https://doi.org/10.3366/cor.2015.0074 [Google Scholar]
  19. Haugh, Michael , and Kasia M. Jaszczolt
    2012 “Speaker Intentions and Intentionality.” InThe Cambridge Handbook of Pragmatics, ed. by Keith Allan , and Kasia M. Jaszczolt , 87–112. Cambridge: Cambridge University Press.10.1017/CBO9781139022453.006
    https://doi.org/10.1017/CBO9781139022453.006 [Google Scholar]
  20. Herring, Susan C. et al.
    2002 “Searching for Safety Online: Managing „Trolling” in a Feminist Forum.” The Information Society18 (5): 371–384.10.1080/01972240290108186
    https://doi.org/10.1080/01972240290108186 [Google Scholar]
  21. Herring, Susan C. , Dieter Stein , and Tuija Virtanen
    (eds) 2013Pragmatics of Computer-Mediated Communication. Berlin/New York: Mouton De Gruyter.10.1515/9783110214468
    https://doi.org/10.1515/9783110214468 [Google Scholar]
  22. Hopkinson, Christopher
    2013 “Trolling in Online Discussions: From Provocation to Community-building.” Brno Studies in English39 (1): 5–25.10.5817/BSE2013‑1‑1
    https://doi.org/10.5817/BSE2013-1-1 [Google Scholar]
  23. Hübler, Axel
    2011 “Metapragmatics.” InFoundations of Pragmatics, ed. by Wolfram Bublitz , and Neal R. Norrick , 107–136. Berlin/New York: Mouton de Gruyter.10.1515/9783110214260.107
    https://doi.org/10.1515/9783110214260.107 [Google Scholar]
  24. Jenkins, Richard
    2014Social Identity. London/New York: Routledge.
    [Google Scholar]
  25. Langlotz, Andreas
    2010 “Social Cognition.” InInterpersonal Pragmatics, ed. by Miriam A. Locher , and Sage L. Graham , 167–204. Berlin/New York: Mouton de Gruyter.
    [Google Scholar]
  26. Lockard, Matthew
    2014 “Implication and Reasoning in Mental State Attribution: Comments on Jane Heal’s Theory of Co-cognition.” Philosophical Psychology27 (5): 719–734.10.1080/09515089.2012.730040
    https://doi.org/10.1080/09515089.2012.730040 [Google Scholar]
  27. McCosker, Anthony
    2014 “Trolling as Provocation: YouTube’s Agonistic Publics.” Convergence: The International Journal of Research into New Media Technologies20 (2): 201–217.10.1177/1354856513501413
    https://doi.org/10.1177/1354856513501413 [Google Scholar]
  28. Morrissey, Lochlan
    2010 “Trolling Is an Art: Towards a Schematic Classification of Intention in Internet Trolling.” Griffith Working Papers in Pragmatics and Intercultural Communications3 (2): 75–82.
    [Google Scholar]
  29. Noveck, Ira
    2010 “Inferential Comprehension.” InThe Routledge Pragmatics Encyclopedia, ed. by Louise Cummings , 220–222. London/New York: Routledge.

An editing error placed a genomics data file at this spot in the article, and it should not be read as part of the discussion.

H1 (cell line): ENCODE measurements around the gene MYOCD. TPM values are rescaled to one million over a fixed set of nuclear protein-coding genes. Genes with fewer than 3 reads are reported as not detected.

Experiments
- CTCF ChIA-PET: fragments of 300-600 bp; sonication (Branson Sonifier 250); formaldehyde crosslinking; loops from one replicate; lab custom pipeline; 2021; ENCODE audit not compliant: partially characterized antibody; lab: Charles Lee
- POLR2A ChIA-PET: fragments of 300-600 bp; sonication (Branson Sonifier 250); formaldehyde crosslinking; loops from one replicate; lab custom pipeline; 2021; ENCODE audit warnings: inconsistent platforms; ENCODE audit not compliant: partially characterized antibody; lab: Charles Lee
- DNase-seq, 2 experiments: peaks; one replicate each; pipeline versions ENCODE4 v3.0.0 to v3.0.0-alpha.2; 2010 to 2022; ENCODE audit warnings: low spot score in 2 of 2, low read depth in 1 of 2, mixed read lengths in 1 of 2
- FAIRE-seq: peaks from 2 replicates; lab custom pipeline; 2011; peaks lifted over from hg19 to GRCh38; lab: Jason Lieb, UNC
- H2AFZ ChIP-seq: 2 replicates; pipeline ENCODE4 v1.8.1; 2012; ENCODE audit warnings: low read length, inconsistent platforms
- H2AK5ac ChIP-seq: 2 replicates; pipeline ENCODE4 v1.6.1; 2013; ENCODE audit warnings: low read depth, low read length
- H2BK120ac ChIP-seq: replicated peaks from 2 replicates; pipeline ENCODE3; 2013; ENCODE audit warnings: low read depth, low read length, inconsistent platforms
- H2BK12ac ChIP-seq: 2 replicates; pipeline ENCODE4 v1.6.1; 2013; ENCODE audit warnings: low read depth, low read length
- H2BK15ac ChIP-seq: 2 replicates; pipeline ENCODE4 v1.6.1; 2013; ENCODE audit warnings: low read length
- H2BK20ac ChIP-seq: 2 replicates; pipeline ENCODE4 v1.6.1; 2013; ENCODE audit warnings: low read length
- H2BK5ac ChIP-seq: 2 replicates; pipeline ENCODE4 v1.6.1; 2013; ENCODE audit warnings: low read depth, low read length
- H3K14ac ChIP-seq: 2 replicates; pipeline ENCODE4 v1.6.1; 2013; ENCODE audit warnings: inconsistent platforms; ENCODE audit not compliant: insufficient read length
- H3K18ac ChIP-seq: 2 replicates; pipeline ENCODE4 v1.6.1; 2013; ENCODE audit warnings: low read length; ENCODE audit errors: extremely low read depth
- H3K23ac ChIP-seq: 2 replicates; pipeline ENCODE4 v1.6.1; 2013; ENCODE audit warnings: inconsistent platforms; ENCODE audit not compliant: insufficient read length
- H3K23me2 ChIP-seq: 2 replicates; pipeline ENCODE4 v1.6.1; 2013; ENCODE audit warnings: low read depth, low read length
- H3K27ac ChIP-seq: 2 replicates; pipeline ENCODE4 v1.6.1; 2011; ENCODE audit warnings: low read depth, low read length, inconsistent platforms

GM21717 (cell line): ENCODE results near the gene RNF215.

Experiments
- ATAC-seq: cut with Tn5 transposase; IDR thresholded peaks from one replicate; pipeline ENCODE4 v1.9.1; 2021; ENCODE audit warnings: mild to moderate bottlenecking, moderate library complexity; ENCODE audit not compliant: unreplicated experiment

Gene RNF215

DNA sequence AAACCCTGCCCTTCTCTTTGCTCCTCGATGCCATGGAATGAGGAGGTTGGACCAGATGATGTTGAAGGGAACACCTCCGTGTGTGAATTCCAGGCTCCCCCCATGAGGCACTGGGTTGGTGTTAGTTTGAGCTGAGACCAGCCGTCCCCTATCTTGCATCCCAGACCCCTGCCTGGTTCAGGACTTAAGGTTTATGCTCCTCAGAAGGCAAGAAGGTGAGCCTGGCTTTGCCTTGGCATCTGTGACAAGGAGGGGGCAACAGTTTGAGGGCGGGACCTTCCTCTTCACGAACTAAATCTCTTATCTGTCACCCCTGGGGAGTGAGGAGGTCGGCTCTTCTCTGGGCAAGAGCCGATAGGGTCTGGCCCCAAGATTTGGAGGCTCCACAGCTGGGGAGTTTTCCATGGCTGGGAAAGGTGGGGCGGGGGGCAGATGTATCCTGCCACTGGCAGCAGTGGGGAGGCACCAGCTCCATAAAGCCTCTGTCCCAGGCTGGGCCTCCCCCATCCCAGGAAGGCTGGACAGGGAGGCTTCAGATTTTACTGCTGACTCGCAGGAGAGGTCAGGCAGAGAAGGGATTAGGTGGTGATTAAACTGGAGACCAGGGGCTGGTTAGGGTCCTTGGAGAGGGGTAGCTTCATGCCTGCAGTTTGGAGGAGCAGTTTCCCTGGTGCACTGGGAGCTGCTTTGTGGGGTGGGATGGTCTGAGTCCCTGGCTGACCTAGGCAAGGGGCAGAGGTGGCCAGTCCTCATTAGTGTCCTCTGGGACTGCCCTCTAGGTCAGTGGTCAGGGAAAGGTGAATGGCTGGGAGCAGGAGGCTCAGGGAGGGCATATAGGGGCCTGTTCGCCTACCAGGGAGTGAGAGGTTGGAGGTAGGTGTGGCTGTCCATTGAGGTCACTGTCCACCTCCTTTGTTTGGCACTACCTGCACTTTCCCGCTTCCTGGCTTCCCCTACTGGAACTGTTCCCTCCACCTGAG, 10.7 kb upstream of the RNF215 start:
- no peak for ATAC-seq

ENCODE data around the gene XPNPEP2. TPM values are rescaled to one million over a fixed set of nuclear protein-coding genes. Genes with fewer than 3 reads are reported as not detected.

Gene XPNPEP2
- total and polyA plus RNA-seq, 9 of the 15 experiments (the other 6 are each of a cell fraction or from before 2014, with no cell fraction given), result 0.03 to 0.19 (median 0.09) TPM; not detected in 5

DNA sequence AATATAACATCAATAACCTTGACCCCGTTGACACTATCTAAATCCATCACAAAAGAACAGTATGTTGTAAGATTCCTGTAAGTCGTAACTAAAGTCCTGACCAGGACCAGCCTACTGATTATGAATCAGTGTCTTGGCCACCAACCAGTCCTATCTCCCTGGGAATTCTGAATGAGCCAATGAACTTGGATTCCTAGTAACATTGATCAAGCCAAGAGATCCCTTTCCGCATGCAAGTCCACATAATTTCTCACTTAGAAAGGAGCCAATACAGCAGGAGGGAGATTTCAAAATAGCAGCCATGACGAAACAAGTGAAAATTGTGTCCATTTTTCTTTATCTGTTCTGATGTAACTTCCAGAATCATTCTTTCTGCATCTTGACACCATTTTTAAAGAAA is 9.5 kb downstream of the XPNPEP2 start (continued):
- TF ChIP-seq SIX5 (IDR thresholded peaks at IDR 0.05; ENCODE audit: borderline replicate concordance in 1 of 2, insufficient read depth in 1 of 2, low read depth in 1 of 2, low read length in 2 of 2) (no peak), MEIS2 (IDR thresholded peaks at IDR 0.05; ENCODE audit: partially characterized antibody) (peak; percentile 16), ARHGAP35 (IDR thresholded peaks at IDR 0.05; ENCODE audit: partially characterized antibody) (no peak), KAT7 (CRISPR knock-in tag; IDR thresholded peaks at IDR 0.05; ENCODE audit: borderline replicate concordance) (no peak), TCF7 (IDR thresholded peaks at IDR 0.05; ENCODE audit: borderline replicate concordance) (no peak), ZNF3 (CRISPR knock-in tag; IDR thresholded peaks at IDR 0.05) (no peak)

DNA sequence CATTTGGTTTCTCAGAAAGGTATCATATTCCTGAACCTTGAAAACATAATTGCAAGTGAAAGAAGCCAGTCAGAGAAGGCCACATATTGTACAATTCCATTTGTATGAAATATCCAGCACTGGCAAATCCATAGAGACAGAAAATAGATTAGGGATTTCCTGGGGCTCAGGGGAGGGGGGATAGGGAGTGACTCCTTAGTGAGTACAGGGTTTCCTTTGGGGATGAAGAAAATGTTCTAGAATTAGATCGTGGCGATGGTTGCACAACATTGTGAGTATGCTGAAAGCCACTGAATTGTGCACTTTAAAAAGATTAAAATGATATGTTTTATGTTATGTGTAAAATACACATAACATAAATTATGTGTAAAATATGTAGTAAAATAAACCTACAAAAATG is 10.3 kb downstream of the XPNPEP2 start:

[Google Scholar]
  30. Ortega, Javier F. et al.
    2012 “Propagation of Trust and Distrust for the Detection of Trolls in a Social Network.” Computer Networks56 (12): 2884–2895.10.1016/j.comnet.2012.05.002
    https://doi.org/10.1016/j.comnet.2012.05.002 [Google Scholar]
  31. Özsoy, Duygu
    2015 “Tweeting Political Fear: Trolls in Turkey.” Journal of History School8 (22): 535–552.10.14225/Joh750
    https://doi.org/10.14225/Joh750 [Google Scholar]
  32. Petykó, Márton
    2013 “Az internetes troll mint identitás kialakítása politikai blogok diskurzusaiban [Construction of internet troll as an identity in the discourses of political blogs].” Magyar Nyelvőr133 (3): 274–313.
    [Google Scholar]
  33. Postmes, Tom , Russel Spears , and Martin Lea
    2000 “The Formation of Group Norms in Computer-Mediated Communication.” Human Communication Research26 (3): 341–371.10.1111/j.1468‑2958.2000.tb00761.x
    https://doi.org/10.1111/j.1468-2958.2000.tb00761.x [Google Scholar]
  34. Shachaf, Pnina , and Noriko Hara
    2010 “Beyond Vandalism: Wikipedia Trolls.” Journal of Information Science36 (3): 357–370.10.1177/0165551510365390
    https://doi.org/10.1177/0165551510365390 [Google Scholar]
  35. Tanskanen, Sanna-Kaisa
    2007 “Metapragmatic Utterances in Computer-mediated Interactions”. InMetapragmatics in Use, ed. by Axel Hübler , and Wolfram Bublitz , 87–106. Amsterdam: John Benjamins.10.1075/pbns.165.07tan
    https://doi.org/10.1075/pbns.165.07tan [Google Scholar]
  36. Thacker, Scott , and Mark D. Griffiths
    2012 “An Exploratory Study of Trolling in Online Video Gaming.” International Journal of Cyber Behaviour, Psychology and Learning2 (4): 17–33.10.4018/ijcbpl.2012100102
    https://doi.org/10.4018/ijcbpl.2012100102 [Google Scholar]
  37. Tomasello, Michael et al.
    2005 “Understanding and Sharing Intentions: The Origins of Cultural Cognition.” Behavioral and Brain Sciences28 (5): 675–691.10.1017/S0140525X05000129
    https://doi.org/10.1017/S0140525X05000129 [Google Scholar]
  38. Utz, Sonja
    2005 “Types of Deception and Underlying Motivation. What People Think.” Social Science Computer Review23 (1): 49–56.10.1177/0894439304271534
    https://doi.org/10.1177/0894439304271534 [Google Scholar]
  39. Verschueren, Jef
    1999Understanding Pragmatics. New York: Oxford University Press.
    [Google Scholar]
  40. 2000 “Notes on the Role of Metapragmatic Awareness in Language Use.” Pragmatics10 (4): 439–456.10.1075/prag.10.4.02ver
    https://doi.org/10.1075/prag.10.4.02ver [Google Scholar]
  41. Wright, Rex A.
    2016 “Motivation Theory Essentials: Understanding Motives and Their Conversion into Effortful Goal Pursuit.” Motivation and Emotion40 (1): 16–21.10.1007/s11031‑015‑9536‑4
    https://doi.org/10.1007/s11031-015-9536-4 [Google Scholar]

Data & Media loading...

This is a required field
Please enter a valid email address
Approval was successful
Invalid data
An Error Occurred
Approval was partially successful, following selected items could not be processed due to error